D. Foster, of Allegheny, who have
been recommended for pardon by pris-
on officials for exceptionally meritor-
ious conduct during the riot in the
western penitentiary at Pittsburgh
last summer. Both men assisted the
prison officials in fighting the crazed
mob of inmates and were undoubted-
ly responsible for saving considera-
ble property from being burned.
——A total of $128,299.50 was paid
out of the State Treasury as bounties
on noxious animals during 1921. Of
this amount Centre county hunters
and trappers collected $2,815.50, as
bounties on 7 wildcats, 233 foxes, 28
minks and 1259 weasels. Clinton
county led the State with wildcats, a
total of 38; Susquehanna reported the
greatest number of foxes, 395, while
Crawford county led with 258 minks
and 34756 weasels, as well as in the
total of bounties, $6,645.50.
reste ————————
—Just as a matter of record it
might be stated that thermometers in
Bellefonte yesterday morning fell to
12 to 14 degrees below zero. At Pine
Grove Mills it was 16 below and at
Tadpole 28, which is probably the low
record for the county, not only this
winter, but for some years.
——Another airplane built at the
Bellefonte aviation field was tested
out last Friday and pronounced satis-
factory in every way. This is the
third plane that has been turned out
BY mechanics at the Bellefonte
—There must be some boss some-
where if it is true that already Pen-
rose office.holders are being bumped.
Pope Benedict XV Dead.
Pope Benedict XV died at 6 o'clock
Sunday morning following a short ill-
ness with pneumonia.
He offered a brave fight for life
but gradually weakened, and lay at
death’s door for two days.
Pope Benedict, or Giacomo della
Chiesa, the spiritual head of 300,000,-
000 Catholics, was born of noble line
at Pegli, Italy, on November 21, 1854.
His father was the Marchese della
Chiesa (pronounced Keeaze). He re-
ceived his education at the Caproni-
can College and later attended the
Academy of Ecclesiastics. Ordained
to the priesthood in 1878, he soon at-
tracted the attention of Cardinal Ram-
polla, who under Pope Leo XIII was
the Papal Secretary of State. He ac-
companied Rampolla to Madrid in
1883 when his patron was Nuncio, re-
maining there until 1887, when he re-
turned to Rome upon the elevation of
Rampolla to the Cardinalate.
In 1901, after having served four
years as secretary of the Nunciature
in Spain, he was appointed secretary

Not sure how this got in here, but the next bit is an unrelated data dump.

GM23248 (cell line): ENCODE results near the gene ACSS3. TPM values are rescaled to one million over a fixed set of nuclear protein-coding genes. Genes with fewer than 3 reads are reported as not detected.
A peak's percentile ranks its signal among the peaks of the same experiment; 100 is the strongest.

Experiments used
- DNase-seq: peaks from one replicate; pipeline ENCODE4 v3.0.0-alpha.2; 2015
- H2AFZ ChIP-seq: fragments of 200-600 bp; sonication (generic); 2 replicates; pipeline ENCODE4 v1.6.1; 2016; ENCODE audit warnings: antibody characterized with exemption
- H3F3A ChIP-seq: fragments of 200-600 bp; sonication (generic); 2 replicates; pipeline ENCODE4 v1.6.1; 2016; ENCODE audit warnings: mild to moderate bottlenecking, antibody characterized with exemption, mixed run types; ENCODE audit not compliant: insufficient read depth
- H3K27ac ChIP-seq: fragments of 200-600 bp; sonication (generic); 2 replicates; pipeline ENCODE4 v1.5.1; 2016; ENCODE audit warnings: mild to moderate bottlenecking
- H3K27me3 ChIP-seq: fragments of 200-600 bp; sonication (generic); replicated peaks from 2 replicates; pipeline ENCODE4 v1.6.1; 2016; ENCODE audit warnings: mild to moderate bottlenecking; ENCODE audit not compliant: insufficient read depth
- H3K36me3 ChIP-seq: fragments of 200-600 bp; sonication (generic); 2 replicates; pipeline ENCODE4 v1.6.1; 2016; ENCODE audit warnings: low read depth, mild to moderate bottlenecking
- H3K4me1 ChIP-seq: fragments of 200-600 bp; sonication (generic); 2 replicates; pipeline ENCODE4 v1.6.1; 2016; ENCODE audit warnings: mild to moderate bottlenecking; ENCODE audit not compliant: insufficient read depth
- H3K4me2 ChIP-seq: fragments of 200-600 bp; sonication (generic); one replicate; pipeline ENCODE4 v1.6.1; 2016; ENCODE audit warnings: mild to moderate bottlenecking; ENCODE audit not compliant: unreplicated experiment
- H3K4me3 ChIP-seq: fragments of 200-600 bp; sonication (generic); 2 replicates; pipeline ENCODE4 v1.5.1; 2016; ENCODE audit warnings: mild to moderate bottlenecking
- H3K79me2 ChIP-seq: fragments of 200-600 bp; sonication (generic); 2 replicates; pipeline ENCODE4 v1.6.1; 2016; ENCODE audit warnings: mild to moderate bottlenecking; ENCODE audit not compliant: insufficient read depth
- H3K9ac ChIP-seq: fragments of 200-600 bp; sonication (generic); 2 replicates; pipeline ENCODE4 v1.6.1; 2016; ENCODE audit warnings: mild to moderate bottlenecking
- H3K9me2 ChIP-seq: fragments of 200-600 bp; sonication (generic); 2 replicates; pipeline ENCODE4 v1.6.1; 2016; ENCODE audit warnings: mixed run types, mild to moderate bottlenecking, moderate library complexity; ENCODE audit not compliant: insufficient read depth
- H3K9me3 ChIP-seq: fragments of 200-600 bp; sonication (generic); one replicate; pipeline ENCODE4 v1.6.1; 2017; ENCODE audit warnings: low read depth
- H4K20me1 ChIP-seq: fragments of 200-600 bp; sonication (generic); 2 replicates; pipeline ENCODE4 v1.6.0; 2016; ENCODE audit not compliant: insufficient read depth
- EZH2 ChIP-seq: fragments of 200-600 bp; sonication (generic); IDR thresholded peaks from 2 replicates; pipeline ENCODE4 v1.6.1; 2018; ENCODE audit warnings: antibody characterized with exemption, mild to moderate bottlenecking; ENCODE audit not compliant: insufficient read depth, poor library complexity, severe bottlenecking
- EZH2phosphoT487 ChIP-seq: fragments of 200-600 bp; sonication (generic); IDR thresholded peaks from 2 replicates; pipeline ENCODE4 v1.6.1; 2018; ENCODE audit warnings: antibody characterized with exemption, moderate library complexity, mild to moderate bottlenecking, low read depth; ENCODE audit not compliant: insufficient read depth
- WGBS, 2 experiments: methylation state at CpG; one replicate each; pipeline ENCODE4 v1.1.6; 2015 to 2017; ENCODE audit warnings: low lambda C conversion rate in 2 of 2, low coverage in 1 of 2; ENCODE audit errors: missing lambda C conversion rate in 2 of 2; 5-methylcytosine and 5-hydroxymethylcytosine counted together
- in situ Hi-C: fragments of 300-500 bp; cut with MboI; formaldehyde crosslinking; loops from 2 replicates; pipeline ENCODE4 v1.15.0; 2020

of the Cypher. This position gave
its incumbent considerable authority
and the same year Mgr. della Chiesa
was named as consultor of the holy
A notable promotion came to him
on December 16, 1907, when Pope Pius
X appointed della Chiesa as archbish-
op of the important see of Bologna
to succeed the late Cardinal Svampa.
His administration of this office for
seven years was characterized, it is
said, by prudence and diplomacy. His
consecration as an archbishop was
performed by Pius himself in the Sis-
tine chapel, an honor so unusual that
it attracted world wide attention.
Archbishop della Chiesa was made a
cardinal in May, 1914, less than six
months before mounting the throne of
St. Peter’s.
He took his ecclesiastical title from
Pope Benedict XIV, one of the ablest
pontiffs of the church, who was born
in Bologna on March 31, 1657, and
died on May 3, 1758. =
The dead Pope was buried on Wed-
nesday and interest now centres in the
election of his successor, which will
probably take place on February ist
or 2nd. Cardinal Maffi is considered
the leading candidate as Pope Bene-
dict’s successor. ;
Sudden Death of Highway Commis-
sioner Sadler. :
Lewis S. Sadler, State Highway
Commissioner, died of pneumonia “at
his home at Carlisle last Friday. He
was 47 ‘years. old. His illness was
brought on by a severe cold contract-
ed while on a tour of inspection of
state highways. Two weeks ago to-
day he was in Philadelphia, returning
to his office at Harrisburg on Monday.
He was forced to return fo his home
Monday night. Last Thursday the
cold developed into pneumonia and
Mr. Sadler’s condition grew rapidly
worse. Death occurred at 9:40 Fri-
day morning. ;
Mr. Sadler, who was active in state
political circles, was prominently
mentioned as a probable successor to
Senator Penrose. He was also prom-
inently mentioned for the Republican
nomination as’ Governor. He was ap-
pointed State Highway Commissioner
in January, 1919, when Governor